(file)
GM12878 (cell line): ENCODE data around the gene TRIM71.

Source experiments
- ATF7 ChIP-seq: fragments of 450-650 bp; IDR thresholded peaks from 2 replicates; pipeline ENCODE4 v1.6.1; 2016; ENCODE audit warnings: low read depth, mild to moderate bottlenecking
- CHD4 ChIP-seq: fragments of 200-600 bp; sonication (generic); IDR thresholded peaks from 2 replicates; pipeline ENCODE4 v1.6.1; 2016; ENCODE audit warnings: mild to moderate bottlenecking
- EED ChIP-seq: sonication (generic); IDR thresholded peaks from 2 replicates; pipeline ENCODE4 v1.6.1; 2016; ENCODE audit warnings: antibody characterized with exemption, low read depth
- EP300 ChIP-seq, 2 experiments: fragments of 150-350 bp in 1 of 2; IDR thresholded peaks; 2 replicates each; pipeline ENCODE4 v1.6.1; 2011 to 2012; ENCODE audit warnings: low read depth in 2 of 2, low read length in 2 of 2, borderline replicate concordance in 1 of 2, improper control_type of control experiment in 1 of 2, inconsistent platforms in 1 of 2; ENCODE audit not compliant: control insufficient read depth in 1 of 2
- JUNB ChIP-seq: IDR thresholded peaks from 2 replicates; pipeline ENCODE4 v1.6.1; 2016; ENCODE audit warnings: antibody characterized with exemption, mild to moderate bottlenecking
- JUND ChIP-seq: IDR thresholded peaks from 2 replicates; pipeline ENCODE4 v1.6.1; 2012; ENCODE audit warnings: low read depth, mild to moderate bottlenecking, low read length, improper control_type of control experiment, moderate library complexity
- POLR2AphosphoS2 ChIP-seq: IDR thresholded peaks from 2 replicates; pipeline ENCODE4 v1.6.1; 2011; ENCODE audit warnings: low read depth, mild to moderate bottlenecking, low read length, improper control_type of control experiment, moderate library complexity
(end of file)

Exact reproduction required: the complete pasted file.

GM12878 (cell line): ENCODE data around the gene TRIM71.

Source experiments
- ATF7 ChIP-seq: fragments of 450-650 bp; IDR thresholded peaks from 2 replicates; pipeline ENCODE4 v1.6.1; 2016; ENCODE audit warnings: low read depth, mild to moderate bottlenecking
- CHD4 ChIP-seq: fragments of 200-600 bp; sonication (generic); IDR thresholded peaks from 2 replicates; pipeline ENCODE4 v1.6.1; 2016; ENCODE audit warnings: mild to moderate bottlenecking
- EED ChIP-seq: sonication (generic); IDR thresholded peaks from 2 replicates; pipeline ENCODE4 v1.6.1; 2016; ENCODE audit warnings: antibody characterized with exemption, low read depth
- EP300 ChIP-seq, 2 experiments: fragments of 150-350 bp in 1 of 2; IDR thresholded peaks; 2 replicates each; pipeline ENCODE4 v1.6.1; 2011 to 2012; ENCODE audit warnings: low read depth in 2 of 2, low read length in 2 of 2, borderline replicate concordance in 1 of 2, improper control_type of control experiment in 1 of 2, inconsistent platforms in 1 of 2; ENCODE audit not compliant: control insufficient read depth in 1 of 2
- JUNB ChIP-seq: IDR thresholded peaks from 2 replicates; pipeline ENCODE4 v1.6.1; 2016; ENCODE audit warnings: antibody characterized with exemption, mild to moderate bottlenecking
- JUND ChIP-seq: IDR thresholded peaks from 2 replicates; pipeline ENCODE4 v1.6.1; 2012; ENCODE audit warnings: low read depth, mild to moderate bottlenecking, low read length, improper control_type of control experiment, moderate library complexity
- POLR2AphosphoS2 ChIP-seq: IDR thresholded peaks from 2 replicates; pipeline ENCODE4 v1.6.1; 2011; ENCODE audit warnings: low read depth, mild to moderate bottlenecking, low read length, improper control_type of control experiment, moderate library complexity